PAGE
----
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U.S.-China investments dwarf official figures: study

By Ross Kerber

BOSTON (Reuters) – Total investments between the United States and China are much bigger than official figures reflect, a report released on Tuesday found, underscoring the challenge facing U.S. President Joe Biden’s foreign policy team at a cold point in relations between the two countries.

“All sorts of people stand to lose a lot” should leaders continue to split apart the world’s two largest economies, said Adam Lysenko, associate director of research firm Rhodium Group.

It wrote the report released by the National Committee on U.S-China Relations, an influential Washington group of business and diplomatic leaders. Ties between the two countries are under strain on a host of issues, including human rights and trade rules.

The report estimates U.S. investors held $1.2 trillion in equity and debt securities issued by Chinese entities at the end of 2020, five times the levels shown in official data from the U.S. Treasury Department. Most of the difference was due to Chinese firms “using complex legal structures to issue shares out of tax havens that trade on U.S. exchanges,” according to the report.

Chinese holdings of U.S. securities, meanwhile, were as much as $2.1 trillion at the same point, 36% more than official figures suggest. Most of the difference was due to “equity investments misclassified in official sources due to investor efforts to circumvent Beijing’s capital controls or the use of Hong Kong as an investment intermediary,” according to the report.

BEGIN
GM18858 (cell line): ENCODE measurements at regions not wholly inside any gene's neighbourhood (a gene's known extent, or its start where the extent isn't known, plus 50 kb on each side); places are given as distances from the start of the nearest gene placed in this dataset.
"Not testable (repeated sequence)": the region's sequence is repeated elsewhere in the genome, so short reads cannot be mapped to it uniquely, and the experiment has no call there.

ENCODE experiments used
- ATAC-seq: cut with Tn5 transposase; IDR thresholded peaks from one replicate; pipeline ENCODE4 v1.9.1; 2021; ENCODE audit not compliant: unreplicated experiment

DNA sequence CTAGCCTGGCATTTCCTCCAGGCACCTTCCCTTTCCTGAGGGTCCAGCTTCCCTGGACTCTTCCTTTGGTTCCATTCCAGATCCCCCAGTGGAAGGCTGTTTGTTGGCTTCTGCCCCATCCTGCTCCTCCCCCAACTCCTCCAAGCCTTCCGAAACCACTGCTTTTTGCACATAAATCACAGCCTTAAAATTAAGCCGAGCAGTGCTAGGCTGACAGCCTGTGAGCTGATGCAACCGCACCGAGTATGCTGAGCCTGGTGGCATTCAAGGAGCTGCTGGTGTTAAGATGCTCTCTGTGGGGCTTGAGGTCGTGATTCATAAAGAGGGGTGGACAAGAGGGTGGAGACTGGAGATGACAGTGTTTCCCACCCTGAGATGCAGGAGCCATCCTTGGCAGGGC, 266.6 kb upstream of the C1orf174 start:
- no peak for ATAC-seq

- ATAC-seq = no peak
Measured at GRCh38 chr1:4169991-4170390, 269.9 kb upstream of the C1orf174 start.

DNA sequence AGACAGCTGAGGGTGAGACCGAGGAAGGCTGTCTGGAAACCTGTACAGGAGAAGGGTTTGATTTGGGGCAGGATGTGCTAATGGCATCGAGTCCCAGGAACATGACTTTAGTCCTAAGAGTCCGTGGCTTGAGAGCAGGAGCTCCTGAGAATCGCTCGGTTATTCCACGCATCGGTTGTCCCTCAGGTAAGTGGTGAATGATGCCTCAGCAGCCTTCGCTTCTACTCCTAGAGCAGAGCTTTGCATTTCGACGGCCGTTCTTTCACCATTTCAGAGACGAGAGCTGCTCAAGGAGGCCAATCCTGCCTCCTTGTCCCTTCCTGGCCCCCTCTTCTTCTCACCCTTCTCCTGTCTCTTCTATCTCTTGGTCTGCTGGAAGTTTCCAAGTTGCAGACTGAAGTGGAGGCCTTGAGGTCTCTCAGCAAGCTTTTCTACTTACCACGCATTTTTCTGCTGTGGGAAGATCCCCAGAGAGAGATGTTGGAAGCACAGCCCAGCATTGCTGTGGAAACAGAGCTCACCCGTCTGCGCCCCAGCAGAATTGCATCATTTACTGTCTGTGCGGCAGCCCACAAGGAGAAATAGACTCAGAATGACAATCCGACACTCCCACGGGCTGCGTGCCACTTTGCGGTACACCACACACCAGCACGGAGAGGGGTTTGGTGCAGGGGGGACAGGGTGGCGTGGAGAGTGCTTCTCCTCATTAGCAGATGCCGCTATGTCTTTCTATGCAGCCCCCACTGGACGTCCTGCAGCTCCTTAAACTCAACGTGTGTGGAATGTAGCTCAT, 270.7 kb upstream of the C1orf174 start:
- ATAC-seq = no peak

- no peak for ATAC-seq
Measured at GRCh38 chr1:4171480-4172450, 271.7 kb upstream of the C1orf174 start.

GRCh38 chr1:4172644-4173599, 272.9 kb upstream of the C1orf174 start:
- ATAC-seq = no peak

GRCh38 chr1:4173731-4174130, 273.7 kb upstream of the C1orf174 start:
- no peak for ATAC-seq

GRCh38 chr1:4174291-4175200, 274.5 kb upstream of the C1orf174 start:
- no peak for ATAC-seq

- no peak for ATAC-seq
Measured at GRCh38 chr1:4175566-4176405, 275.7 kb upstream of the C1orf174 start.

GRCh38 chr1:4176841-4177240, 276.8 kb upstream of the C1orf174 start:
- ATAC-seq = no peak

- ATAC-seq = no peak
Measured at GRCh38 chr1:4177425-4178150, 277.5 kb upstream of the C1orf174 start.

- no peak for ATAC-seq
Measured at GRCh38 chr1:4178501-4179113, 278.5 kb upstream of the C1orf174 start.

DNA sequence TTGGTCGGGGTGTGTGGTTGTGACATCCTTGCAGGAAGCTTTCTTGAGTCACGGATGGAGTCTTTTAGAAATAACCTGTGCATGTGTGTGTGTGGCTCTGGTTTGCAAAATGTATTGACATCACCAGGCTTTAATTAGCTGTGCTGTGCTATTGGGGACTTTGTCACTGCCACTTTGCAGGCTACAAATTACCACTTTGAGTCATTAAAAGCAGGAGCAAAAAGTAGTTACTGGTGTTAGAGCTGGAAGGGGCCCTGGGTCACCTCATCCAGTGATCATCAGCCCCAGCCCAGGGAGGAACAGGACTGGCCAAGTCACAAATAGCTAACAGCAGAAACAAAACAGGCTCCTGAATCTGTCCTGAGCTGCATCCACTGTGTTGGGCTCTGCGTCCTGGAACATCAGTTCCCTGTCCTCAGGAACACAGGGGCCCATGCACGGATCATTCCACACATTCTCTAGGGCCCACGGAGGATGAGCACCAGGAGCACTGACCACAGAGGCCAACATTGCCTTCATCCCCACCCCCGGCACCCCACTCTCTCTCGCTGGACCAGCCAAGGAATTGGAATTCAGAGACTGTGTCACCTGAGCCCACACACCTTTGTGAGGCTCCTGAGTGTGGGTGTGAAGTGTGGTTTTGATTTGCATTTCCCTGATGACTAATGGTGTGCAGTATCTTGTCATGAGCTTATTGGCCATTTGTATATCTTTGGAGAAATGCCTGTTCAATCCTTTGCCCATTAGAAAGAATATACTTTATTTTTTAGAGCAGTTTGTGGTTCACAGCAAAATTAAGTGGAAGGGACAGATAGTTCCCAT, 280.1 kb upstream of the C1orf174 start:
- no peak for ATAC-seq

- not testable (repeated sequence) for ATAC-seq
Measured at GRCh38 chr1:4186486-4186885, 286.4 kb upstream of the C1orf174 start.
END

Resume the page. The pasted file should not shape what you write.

Financial integration between the two economies, however, is also low, due to capital controls, Lysenko said. Were policy loosened, the two countries’ combined portfolio investments would total more than $9 trillion, compared with about $3 trillion currently, he said.

In office less than a week, Biden’s foreign-policy and trade teams have inherited a series of hardline policies put in place by the administration of former U.S. President Donald Trump.

An executive order from November requires U.S. investors to divest from 44 companies allegedly linked to China’s military, but conflicting statements from agencies handling its rollout spurred confusion among shareholders.

Few investors expect the new administration to roll back any rules quickly, and administration officials have given little official guidance

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